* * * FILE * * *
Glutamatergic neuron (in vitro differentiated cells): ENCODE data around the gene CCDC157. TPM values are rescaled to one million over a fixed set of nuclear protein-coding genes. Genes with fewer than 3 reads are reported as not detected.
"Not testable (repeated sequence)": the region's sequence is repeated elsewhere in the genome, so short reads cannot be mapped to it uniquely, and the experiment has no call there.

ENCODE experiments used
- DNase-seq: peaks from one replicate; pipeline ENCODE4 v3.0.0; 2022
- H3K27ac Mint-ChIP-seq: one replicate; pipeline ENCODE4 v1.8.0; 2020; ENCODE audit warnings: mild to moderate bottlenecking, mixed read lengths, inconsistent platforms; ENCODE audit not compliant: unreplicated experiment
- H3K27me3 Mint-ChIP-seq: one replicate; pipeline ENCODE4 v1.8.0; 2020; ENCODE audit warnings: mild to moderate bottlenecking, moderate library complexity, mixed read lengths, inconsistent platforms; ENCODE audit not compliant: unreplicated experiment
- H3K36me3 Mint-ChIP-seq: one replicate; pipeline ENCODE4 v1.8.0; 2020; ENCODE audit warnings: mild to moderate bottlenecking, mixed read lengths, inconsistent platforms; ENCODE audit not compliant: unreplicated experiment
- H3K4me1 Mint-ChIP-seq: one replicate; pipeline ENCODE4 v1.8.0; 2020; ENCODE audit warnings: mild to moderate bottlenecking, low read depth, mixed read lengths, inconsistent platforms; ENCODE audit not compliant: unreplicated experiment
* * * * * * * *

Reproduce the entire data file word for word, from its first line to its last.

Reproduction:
Glutamatergic neuron (in vitro differentiated cells): ENCODE data around the gene CCDC157. TPM values are rescaled to one million over a fixed set of nuclear protein-coding genes. Genes with fewer than 3 reads are reported as not detected.
"Not testable (repeated sequence)": the region's sequence is repeated elsewhere in the genome, so short reads cannot be mapped to it uniquely, and the experiment has no call there.

ENCODE experiments used
- DNase-seq: peaks from one replicate; pipeline ENCODE4 v3.0.0; 2022
- H3K27ac Mint-ChIP-seq: one replicate; pipeline ENCODE4 v1.8.0; 2020; ENCODE audit warnings: mild to moderate bottlenecking, mixed read lengths, inconsistent platforms; ENCODE audit not compliant: unreplicated experiment
- H3K27me3 Mint-ChIP-seq: one replicate; pipeline ENCODE4 v1.8.0; 2020; ENCODE audit warnings: mild to moderate bottlenecking, moderate library complexity, mixed read lengths, inconsistent platforms; ENCODE audit not compliant: unreplicated experiment
- H3K36me3 Mint-ChIP-seq: one replicate; pipeline ENCODE4 v1.8.0; 2020; ENCODE audit warnings: mild to moderate bottlenecking, mixed read lengths, inconsistent platforms; ENCODE audit not compliant: unreplicated experiment
- H3K4me1 Mint-ChIP-seq: one replicate; pipeline ENCODE4 v1.8.0; 2020; ENCODE audit warnings: mild to moderate bottlenecking, low read depth, mixed read lengths, inconsistent platforms; ENCODE audit not compliant: unreplicated experiment